linguistics is really hard

anonymous asked:

CHALLENGE: post the most ''embarrassing'', ''self-indulgent'' thing you've made in the past moth! (that's not smut, if you're embarrassed about that!) (but it could be smut) (pleasebemucklespleasebemuckles)

HAHAHA OH MY GOD 

WELL OKAY I NEVER RUN SHORT OF EMBARRASSING SELF-INDULGENT STUFF.      SO.  I was thinking about Motorcity and Disney movies and I saw Atlantis on Hulu or Netflix or something and I was like……………………

………………………shit…………

I’m going to go lie on the floor how dare you make me do this GOD

accidentalajumma 

Despite having studied Latin and Greek for years, I always find linguistic terminology, which is mostly derived from Classical languages, really hard to understand. Bizarrely, seeing the Korean version, which is derived from Chinese, actually helps understand the English!

I totally agree, often in these types of fields that are filled with complicated terminology the hanja-derived Korean words make more sense than the Latin and Greek-derived English words. A word like 어원 is so much clearer than a word like etymology. Koreans know that 어 refers to language and 원 refers to origin, but very very few English speakers would know the Greek  étumon (or even if they did, they might not know that  étumon is the root of ‘etymology’).

anonymous asked:

Sam, when you are making/reblogging a pun, the reaction is mostly couched in negative (if teasing) terms, with insults, groans etc. I'm noticing this often in similar internet contexts. I'm wondering if this is a cultural difference with the mainly US internet users, or mere personal preference. Because I looove wordplay and puns, and my reaction is usually a long laugh whenever I "get" a pun (not always the case, English not being my 1st language). Do you/your followers have an explanation?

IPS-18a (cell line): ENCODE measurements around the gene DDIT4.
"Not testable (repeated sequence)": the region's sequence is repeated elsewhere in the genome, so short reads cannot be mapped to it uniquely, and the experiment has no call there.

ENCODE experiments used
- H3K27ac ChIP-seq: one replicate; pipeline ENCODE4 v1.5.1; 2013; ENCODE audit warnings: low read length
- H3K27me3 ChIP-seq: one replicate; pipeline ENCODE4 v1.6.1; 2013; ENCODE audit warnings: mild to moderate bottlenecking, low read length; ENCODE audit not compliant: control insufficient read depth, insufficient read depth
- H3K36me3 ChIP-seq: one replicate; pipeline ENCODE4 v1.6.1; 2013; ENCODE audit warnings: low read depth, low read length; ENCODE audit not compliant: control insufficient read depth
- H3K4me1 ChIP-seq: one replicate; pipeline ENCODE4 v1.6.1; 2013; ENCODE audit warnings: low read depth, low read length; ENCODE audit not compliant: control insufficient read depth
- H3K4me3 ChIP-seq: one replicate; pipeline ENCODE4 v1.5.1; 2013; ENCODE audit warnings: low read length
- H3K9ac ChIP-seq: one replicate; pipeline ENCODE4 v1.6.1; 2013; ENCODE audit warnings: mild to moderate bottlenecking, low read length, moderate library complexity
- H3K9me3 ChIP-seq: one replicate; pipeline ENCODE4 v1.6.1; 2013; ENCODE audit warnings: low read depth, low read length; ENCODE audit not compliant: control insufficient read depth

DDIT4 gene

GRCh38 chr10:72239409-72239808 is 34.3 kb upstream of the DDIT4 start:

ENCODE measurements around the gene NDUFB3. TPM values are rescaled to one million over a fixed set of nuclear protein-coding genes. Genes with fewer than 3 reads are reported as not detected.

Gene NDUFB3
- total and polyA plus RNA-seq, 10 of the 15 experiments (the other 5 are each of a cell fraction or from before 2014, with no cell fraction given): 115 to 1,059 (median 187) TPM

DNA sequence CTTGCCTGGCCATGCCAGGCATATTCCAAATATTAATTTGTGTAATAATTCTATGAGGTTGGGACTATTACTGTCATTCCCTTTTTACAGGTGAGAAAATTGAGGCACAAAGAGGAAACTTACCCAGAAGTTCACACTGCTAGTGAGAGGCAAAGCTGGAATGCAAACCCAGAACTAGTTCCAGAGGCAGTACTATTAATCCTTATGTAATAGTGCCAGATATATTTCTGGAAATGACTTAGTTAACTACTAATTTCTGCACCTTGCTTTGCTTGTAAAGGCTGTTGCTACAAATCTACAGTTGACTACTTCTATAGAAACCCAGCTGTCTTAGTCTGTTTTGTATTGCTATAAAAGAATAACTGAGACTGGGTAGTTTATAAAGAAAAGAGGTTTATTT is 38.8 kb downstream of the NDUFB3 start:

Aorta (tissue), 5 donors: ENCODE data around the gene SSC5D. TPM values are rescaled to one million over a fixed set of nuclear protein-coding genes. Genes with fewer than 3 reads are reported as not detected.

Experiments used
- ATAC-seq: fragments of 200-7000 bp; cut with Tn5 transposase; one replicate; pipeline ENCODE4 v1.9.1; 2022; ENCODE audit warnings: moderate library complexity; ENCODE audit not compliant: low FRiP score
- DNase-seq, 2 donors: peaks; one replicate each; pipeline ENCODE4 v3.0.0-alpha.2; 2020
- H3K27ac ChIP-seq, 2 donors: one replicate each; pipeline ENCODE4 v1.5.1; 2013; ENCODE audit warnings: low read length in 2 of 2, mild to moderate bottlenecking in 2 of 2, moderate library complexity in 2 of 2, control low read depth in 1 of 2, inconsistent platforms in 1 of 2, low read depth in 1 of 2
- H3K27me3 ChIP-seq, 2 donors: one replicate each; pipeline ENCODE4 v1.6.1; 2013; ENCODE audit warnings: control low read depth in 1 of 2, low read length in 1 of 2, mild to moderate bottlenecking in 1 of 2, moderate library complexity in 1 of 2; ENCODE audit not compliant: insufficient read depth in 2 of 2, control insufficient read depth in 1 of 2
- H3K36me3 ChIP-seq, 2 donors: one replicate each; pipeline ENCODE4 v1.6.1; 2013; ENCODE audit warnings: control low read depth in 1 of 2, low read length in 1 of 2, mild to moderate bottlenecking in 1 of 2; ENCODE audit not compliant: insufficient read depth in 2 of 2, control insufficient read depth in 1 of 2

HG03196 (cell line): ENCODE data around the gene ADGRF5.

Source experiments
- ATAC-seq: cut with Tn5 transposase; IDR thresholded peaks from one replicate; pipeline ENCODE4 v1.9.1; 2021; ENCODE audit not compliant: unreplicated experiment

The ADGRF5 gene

IDK if it’s a US thing, but I know that culturally puns are often considered a low form of humor; wordplay just isn’t considered that clever, even though a really good wordplay takes a punominal amount of work. 

I mean, I laugh too, I’m with you on that one. But the negative reaction is a form of laughter, generally, it’s an acknowledgement of an accomplishment. The smarter the pun, the worse it’s considered to be, so a truly clever pun nets the most negative reaction possible. 

I mean, I’m not a linguist or a cultural theorist, like, explaining humor is really hard to do without a lot of training. But I think the playful negative reaction is a way of acknowledging that someone’s done something really smart without portraying oneself as someone who finds a socialized “low form” of entertainment amusing.